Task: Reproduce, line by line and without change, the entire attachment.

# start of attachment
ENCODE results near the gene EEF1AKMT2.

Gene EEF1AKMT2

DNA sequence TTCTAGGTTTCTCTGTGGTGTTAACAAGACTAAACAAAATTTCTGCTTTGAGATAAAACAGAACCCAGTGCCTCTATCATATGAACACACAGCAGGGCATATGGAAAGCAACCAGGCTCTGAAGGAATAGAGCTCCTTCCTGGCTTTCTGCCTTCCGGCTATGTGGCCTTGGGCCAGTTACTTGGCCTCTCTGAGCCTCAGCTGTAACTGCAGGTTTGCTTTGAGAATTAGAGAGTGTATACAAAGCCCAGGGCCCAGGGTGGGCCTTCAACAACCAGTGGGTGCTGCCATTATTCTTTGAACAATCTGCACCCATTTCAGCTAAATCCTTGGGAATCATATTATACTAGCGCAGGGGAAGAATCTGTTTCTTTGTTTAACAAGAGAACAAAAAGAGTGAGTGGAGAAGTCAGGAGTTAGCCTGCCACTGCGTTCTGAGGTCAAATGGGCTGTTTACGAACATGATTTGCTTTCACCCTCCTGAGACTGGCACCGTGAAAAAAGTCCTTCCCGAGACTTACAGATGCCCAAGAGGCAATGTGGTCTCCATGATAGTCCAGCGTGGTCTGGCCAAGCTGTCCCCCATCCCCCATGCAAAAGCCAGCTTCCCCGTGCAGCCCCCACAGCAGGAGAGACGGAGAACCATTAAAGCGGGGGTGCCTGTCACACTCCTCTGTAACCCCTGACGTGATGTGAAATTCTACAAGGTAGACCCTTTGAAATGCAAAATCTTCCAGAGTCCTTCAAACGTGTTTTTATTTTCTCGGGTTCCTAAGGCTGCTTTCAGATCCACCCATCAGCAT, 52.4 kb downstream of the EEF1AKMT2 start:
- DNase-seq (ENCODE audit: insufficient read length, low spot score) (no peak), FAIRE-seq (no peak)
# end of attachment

ENCODE results near the gene EEF1AKMT2.

Gene EEF1AKMT2

DNA sequence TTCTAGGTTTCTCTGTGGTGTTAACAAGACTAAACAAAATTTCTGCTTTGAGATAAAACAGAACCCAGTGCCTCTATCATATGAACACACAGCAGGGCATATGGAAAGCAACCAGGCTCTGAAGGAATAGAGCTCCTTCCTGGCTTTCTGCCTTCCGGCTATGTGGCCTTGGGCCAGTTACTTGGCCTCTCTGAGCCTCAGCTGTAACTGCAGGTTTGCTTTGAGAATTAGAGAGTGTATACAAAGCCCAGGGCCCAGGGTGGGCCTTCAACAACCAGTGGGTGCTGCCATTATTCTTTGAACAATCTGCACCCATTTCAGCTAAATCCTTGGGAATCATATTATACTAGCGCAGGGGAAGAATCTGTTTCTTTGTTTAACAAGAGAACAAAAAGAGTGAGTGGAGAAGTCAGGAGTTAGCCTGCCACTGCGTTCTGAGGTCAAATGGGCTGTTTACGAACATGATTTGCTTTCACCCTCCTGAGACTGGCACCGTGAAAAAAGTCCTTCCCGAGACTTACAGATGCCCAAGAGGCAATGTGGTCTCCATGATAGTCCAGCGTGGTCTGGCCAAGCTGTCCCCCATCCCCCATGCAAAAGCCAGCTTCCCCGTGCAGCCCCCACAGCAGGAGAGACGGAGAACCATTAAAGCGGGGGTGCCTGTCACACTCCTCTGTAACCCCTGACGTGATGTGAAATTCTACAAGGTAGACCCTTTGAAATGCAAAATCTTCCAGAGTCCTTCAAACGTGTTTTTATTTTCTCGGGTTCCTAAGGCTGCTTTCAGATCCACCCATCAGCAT, 52.4 kb downstream of the EEF1AKMT2 start:
- DNase-seq (ENCODE audit: insufficient read length, low spot score) (no peak), FAIRE-seq (no peak)